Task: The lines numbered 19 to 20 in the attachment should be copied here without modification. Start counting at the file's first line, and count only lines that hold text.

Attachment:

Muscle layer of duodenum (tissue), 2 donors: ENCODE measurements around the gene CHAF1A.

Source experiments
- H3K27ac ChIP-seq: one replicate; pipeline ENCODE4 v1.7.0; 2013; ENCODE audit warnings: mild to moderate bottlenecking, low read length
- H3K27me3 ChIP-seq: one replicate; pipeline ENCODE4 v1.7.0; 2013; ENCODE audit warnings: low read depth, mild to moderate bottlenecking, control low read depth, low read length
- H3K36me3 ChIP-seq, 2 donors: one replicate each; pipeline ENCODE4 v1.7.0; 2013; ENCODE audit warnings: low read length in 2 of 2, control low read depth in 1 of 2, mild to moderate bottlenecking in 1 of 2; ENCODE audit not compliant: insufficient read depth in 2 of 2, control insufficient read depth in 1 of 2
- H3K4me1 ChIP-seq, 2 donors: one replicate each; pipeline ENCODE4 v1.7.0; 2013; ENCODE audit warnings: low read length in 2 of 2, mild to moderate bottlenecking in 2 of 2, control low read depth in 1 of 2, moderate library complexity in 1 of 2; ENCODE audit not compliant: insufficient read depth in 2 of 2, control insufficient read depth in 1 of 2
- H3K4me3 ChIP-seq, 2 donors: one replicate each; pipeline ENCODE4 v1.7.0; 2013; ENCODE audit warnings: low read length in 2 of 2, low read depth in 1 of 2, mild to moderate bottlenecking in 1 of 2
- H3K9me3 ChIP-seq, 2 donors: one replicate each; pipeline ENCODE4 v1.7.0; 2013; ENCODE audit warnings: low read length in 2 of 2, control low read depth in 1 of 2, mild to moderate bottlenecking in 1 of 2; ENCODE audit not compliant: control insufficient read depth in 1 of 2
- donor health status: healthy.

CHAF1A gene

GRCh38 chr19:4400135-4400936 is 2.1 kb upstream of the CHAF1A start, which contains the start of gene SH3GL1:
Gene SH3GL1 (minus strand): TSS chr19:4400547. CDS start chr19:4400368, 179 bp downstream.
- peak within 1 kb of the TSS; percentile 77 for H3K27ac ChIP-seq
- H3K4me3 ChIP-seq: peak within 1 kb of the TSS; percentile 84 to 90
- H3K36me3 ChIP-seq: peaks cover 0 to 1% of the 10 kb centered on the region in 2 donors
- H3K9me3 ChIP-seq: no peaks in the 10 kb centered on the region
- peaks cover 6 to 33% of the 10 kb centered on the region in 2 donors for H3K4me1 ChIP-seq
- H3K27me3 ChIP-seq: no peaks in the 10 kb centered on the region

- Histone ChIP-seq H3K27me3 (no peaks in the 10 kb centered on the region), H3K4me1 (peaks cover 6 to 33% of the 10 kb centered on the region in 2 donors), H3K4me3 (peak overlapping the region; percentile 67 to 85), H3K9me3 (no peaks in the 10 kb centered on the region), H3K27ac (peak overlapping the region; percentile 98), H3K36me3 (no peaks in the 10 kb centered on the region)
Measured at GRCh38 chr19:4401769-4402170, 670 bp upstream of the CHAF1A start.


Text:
- Histone ChIP-seq H3K27me3 (no peaks in the 10 kb centered on the region), H3K4me1 (peaks cover 6 to 33% of the 10 kb centered on the region in 2 donors), H3K4me3 (peak overlapping the region; percentile 67 to 85), H3K9me3 (no peaks in the 10 kb centered on the region), H3K27ac (peak overlapping the region; percentile 98), H3K36me3 (no peaks in the 10 kb centered on the region)
Measured at GRCh38 chr19:4401769-4402170, 670 bp upstream of the CHAF1A start.